“The Political Economy of ‘Excess Mortality’ in Contemporary Glasgow and Scotland”

Activity: Talk or presentationInvited talk


Invited paper at Oxford Brookes University, Department of Social Sciences, Global Politics, Economy and Society Seminar Series, 7th November 2016.

This presentation will report on work seeking to account for the phenomenon of ‘excess mortality’ (EM) in Scotland and in Glasgow (Collins and McCartney, 2011, Collins et al., 2014, McCartney et al., 2011, McCartney et al., 2012b, McCartney et al., 2012a, MacKenzie et al., 2016). The work, which has focused on political economy, has proved central to a recent and widely-endorsed ‘synthesis’ providing a new basis for explaining this health phenomenon (Walsh et al., 2016, Taulbut et al., 2016). The work has elaborated a ‘vulnerability’ perspective and applied it to the EM problematic: firstly highlighting Scotland's higher exposure to the health-compromising impacts of neoliberal policies after 1979 (Collins and McCartney, 2011); secondly, and drawing on new research in government archives, showing how the political economy of post-war Scotland operated to foster that exposure, ultimately diminishing the relative potential for health improvement, and rendering Glasgow particularly vulnerable (Collins and Levitt, 2016); and, thirdly exploring city-level responses to central government in the 1980s, leading to the view that Glasgow's orientation might well have compounded the city-level health problems. The presentation will highlight how Scottish policy makers in the 1960s sought to transform their nation, not just in terms of industry and economy, but also in terms of geography and socio-political culture, and how (and why) they remained committed to their plans, even as the evidence of adverse consequences – particularly for Glasgow – became clear.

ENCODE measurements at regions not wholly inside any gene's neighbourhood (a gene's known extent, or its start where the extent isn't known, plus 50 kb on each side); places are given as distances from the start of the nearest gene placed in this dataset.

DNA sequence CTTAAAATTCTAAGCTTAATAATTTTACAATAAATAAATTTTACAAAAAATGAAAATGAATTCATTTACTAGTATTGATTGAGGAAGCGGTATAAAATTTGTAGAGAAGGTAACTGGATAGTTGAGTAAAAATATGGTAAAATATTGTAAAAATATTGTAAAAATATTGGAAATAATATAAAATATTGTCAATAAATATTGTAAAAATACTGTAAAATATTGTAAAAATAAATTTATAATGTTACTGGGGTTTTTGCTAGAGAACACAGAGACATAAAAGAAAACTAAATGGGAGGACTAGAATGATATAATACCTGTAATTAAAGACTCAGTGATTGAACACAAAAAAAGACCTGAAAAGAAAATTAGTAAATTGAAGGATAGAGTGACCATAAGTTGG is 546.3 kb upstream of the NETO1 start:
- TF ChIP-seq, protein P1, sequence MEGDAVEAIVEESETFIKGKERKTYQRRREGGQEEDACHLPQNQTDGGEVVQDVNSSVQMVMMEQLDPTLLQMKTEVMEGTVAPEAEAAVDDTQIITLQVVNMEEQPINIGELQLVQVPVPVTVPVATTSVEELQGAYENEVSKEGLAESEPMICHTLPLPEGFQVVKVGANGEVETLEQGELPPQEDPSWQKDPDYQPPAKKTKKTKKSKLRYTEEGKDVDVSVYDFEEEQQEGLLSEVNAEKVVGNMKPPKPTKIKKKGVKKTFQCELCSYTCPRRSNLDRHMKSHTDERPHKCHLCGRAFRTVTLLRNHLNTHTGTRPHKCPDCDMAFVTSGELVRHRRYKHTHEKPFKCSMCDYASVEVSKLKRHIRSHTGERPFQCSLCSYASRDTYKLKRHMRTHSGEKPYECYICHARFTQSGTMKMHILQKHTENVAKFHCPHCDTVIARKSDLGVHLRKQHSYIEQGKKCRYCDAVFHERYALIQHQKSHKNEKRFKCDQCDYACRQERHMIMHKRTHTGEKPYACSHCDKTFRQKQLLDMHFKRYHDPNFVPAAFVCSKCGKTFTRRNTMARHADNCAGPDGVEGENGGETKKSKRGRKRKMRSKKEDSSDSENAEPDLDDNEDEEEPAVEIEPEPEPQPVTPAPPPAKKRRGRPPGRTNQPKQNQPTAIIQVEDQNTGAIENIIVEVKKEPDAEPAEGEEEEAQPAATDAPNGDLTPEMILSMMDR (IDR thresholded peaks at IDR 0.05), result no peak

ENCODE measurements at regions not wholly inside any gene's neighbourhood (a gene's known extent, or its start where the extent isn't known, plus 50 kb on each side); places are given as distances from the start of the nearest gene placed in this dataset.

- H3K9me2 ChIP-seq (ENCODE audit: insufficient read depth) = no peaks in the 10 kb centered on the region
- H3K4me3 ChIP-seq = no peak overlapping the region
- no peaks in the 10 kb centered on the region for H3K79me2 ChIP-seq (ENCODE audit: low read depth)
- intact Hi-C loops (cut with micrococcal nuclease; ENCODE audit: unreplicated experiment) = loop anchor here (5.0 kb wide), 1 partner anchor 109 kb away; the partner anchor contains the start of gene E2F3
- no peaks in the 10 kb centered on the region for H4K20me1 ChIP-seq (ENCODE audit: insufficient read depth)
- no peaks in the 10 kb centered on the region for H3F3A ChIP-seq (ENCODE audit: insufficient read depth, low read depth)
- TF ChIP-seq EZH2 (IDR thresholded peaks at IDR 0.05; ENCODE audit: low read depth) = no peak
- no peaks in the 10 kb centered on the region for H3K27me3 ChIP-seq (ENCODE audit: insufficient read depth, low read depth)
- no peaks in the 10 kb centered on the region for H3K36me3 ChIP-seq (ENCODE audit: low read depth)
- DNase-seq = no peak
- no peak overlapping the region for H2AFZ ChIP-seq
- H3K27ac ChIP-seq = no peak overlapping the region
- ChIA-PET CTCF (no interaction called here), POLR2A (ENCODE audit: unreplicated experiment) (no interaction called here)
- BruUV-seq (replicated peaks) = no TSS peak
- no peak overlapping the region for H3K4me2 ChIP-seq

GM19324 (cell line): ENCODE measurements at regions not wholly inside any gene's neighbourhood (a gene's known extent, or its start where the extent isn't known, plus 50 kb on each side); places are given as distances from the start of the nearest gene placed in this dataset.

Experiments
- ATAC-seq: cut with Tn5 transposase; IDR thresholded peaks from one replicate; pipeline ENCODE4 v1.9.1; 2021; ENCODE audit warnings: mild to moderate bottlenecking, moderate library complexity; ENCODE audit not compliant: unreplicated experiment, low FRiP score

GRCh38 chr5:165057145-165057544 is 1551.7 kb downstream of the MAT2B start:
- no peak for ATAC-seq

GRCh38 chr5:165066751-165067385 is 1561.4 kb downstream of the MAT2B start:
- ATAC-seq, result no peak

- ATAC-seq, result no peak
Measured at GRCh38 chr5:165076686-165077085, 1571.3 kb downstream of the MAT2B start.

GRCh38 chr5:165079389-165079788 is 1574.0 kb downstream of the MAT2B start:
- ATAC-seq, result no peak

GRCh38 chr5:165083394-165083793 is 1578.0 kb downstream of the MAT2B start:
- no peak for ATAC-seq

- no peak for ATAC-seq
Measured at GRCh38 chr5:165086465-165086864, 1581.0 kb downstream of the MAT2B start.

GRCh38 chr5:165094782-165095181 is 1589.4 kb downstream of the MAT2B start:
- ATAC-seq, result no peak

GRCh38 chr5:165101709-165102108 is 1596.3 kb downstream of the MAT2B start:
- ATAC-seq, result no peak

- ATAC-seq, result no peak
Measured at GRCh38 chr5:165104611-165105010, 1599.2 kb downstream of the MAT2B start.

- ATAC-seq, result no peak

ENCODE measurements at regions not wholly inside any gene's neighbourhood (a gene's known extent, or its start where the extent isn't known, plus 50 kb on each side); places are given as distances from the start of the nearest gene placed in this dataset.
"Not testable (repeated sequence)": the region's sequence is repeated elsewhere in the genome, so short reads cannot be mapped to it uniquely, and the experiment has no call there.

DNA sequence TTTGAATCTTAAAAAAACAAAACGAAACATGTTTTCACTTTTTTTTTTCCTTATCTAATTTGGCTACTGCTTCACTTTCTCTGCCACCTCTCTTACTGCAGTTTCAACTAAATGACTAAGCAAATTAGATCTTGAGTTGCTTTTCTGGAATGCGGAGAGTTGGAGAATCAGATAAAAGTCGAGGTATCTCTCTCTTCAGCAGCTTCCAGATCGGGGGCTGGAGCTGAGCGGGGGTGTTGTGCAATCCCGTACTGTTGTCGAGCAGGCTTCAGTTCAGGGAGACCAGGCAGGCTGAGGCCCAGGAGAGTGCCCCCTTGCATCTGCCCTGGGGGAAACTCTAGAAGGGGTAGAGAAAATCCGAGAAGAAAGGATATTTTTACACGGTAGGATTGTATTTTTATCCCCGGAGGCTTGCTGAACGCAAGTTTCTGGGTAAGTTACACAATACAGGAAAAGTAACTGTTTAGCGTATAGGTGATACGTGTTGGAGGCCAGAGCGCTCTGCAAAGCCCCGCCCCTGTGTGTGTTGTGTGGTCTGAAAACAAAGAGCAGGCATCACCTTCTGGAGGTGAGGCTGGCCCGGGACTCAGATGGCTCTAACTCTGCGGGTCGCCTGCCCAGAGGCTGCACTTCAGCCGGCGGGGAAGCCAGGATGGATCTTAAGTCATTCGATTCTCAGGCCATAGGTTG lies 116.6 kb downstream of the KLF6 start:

Period7 Nov 2016
Held atOxford Brookes University, United Kingdom
Degree of RecognitionNational